Staff sheds light on chores underlying environmental certification in CP applications
Back in the day, the conventional “environmental” certification required of construction permit applicants tended to be limited to the (usually) non-existent potential RF effects on passers-by at the proposed transmitter site. But in 2005 a “Nationwide Programmatic Agreement” (NPA) entered into by the Commission, the Advisory Council on Historic Preservation and the National Conference of State Historic Preservation Officers became effective. (A copy of the NPA and related information may be found here.) Since then, applicants for new FCC construction permits have been required to take extensive steps to confirm that their proposed construction would not cause unacceptable disruption to environmental, historical or cultural interests.
The Audio Division recently reminded us all of those requirements. In a 22-page decision, the Division took to task an applicant whose supposed efforts to comply with the requirements were “woefully insufficient”. While the Commission ultimately granted this particular applicant the permits it had asked for, the Division’s decision sends a clear message to future applicants: take the environmental certification requirement seriously before you make that certification.
The applicant in this case was proposing to locate three FM antennas on a single tower to be built on a mountain in Wyoming. In each of the three CP applications the applicant certified that the proposed construction would not have a significant environmental impact. But a petitioner opposed the applications, alleging that the applicant had not verified the accuracy of its certification. As often happens when a petitioner shines a harsh light on such things, a considerable number of previously undisclosed details popped up.
As it turned out, the applicant had indeed taken virtually no steps to confirm that its certification was accurate. Sure, one of its principals had looked over the endangered species list and maybe received some off-the-cuff thoughts of personnel at the Bureau of Land Management indicating that the site was the “best available”. But that fell far short of what the Commission expects.
What does the Commission expect?
With respect to the effect of the proposed construction on endangered or threatened species, the applicant is supposed to make a “meaningful evaluation of the effects of their proposals on listed and threatened species and habitats before filing the application.” The Division indicates that a statement from the Fish and Wildlife Service (FWS), or alternatively an opinion from a “qualified biologist using the most current data”, would usually do the trick.
With respect to the effect of the proposed construction on historic properties, the Commission’s rules, the NPA and other related authorities lay out a number of chores that need to be completed. Those include preparation and submission of a Form 620 (“New Tower Submission Packet”) to the relevant State Historic Preservation Office (SHPO) and/or Tribal Historic Preservation Office (THPO). And the preparation of the Form 620 in turn requires additional research concerning, among other things, the “area of potential effects” that would be adversely affected by the construction.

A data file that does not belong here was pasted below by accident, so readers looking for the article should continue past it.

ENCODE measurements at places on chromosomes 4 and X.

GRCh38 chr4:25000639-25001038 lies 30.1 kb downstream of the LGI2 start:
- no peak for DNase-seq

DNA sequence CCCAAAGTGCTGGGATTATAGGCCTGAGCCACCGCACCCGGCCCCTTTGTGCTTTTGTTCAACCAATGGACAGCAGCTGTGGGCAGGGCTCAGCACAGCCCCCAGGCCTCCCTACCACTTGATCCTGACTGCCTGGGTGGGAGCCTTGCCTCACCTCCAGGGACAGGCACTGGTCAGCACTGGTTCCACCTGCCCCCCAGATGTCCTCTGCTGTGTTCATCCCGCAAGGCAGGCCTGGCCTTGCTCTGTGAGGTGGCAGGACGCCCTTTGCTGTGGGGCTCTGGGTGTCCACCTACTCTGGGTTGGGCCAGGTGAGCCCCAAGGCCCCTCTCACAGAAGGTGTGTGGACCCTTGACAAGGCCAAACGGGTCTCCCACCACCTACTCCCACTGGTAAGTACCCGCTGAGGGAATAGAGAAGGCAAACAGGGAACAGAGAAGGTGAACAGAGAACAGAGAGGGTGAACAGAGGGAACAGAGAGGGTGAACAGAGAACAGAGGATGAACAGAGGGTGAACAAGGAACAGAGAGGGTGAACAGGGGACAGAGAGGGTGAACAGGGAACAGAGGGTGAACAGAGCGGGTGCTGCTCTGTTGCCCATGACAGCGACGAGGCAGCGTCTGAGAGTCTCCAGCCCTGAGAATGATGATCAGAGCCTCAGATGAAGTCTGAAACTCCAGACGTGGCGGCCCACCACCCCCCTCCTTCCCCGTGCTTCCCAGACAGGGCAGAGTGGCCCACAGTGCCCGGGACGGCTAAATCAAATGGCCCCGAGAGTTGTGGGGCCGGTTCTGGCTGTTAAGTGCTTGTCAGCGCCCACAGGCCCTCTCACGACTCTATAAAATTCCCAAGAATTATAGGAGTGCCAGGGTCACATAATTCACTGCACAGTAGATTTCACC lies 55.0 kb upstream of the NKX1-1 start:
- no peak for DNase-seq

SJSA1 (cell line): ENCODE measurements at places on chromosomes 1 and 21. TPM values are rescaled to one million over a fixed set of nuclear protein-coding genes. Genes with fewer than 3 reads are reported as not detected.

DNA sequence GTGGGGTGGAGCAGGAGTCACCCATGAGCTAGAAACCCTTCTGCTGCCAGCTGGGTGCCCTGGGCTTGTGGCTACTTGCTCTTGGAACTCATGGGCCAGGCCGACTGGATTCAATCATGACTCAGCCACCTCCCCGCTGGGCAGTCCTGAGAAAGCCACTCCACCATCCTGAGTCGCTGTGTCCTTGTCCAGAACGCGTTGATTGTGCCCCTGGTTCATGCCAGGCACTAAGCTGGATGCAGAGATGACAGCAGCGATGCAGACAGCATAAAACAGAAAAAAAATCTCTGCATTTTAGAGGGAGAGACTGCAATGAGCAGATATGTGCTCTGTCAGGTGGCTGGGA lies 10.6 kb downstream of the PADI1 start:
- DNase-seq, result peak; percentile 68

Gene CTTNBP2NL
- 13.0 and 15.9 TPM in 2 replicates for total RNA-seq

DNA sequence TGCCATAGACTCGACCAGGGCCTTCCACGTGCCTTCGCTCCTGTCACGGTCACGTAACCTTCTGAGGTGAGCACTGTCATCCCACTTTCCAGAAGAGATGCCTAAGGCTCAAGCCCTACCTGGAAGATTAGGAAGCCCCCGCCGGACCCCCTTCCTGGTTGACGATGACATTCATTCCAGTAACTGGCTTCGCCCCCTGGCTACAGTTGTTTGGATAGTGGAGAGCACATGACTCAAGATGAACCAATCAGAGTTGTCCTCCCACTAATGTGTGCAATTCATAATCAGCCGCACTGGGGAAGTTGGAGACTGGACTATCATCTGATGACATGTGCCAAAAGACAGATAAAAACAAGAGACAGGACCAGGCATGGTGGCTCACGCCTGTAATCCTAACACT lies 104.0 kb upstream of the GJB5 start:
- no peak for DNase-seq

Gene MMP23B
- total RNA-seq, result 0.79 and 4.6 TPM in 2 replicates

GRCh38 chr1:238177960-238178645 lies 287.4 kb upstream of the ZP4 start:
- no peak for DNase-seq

With respect to the effect of the proposed construction on matters of religious or cultural importance to any Native American tribes, the NPA specifies notice requirements, and the Commission has established a mechanism by which those requirements can be satisfied with relative ease.
Our Wyoming applicant appears to have ignored all of these requirements. After all, the folks at the BLM had not said diddly-squat about Indian religious sites. Moreover, since there were already two non-broadcast towers in the vicinity of the proposed site, the applicant figured any historical or religious sites that might ever have been located there had already been destroyed.
Once the Commission started asking questions about the applicant’s certification, though, the applicant got a lot more serious about the process. The applicant obtained a letter from the relevant SHPO confirming that no historic properties would be affected, a letter from the FWS confirming that there were no endangered species in the area, and a report from an environmental consultant demonstrating that appropriate contact had been made with Indian tribes. Enough documentation to convince the Division that the proposed construction would be consistent with the applicable NPA considerations.
Still, the Division was clearly unhappy about the fact that the applicant had certified without having any clue about the validity (or lack of validity) of its certification. Sternly shaking its bureaucratic finger at the applicant, the Division said that a monetary forfeiture would have been in order. But, oops, the statute of limitations had already tolled, leaving the Division powerless to impose such a forfeiture. So the applicant got its applications granted, and it didn’t get fined – but it did get a stern talking-to by the Division, and the grants of its applications (filed in mid-2007 and early 2008) were delayed. Perhaps that was punishment enough.
The take-home message of this case is simple: the Commission remains very serious about compliance with the NPA, and it stands ready to enforce the NPA. And now that the Division has had the chance to alert the industry through this recent decision, the next applicant who tries to get away with less-than-complete environmental compliance can likely expect to suffer a considerably harsher fate than the Wyoming applicant here.
We at FHH can help guide CP applicants through the various steps to avoid such a harsher fate.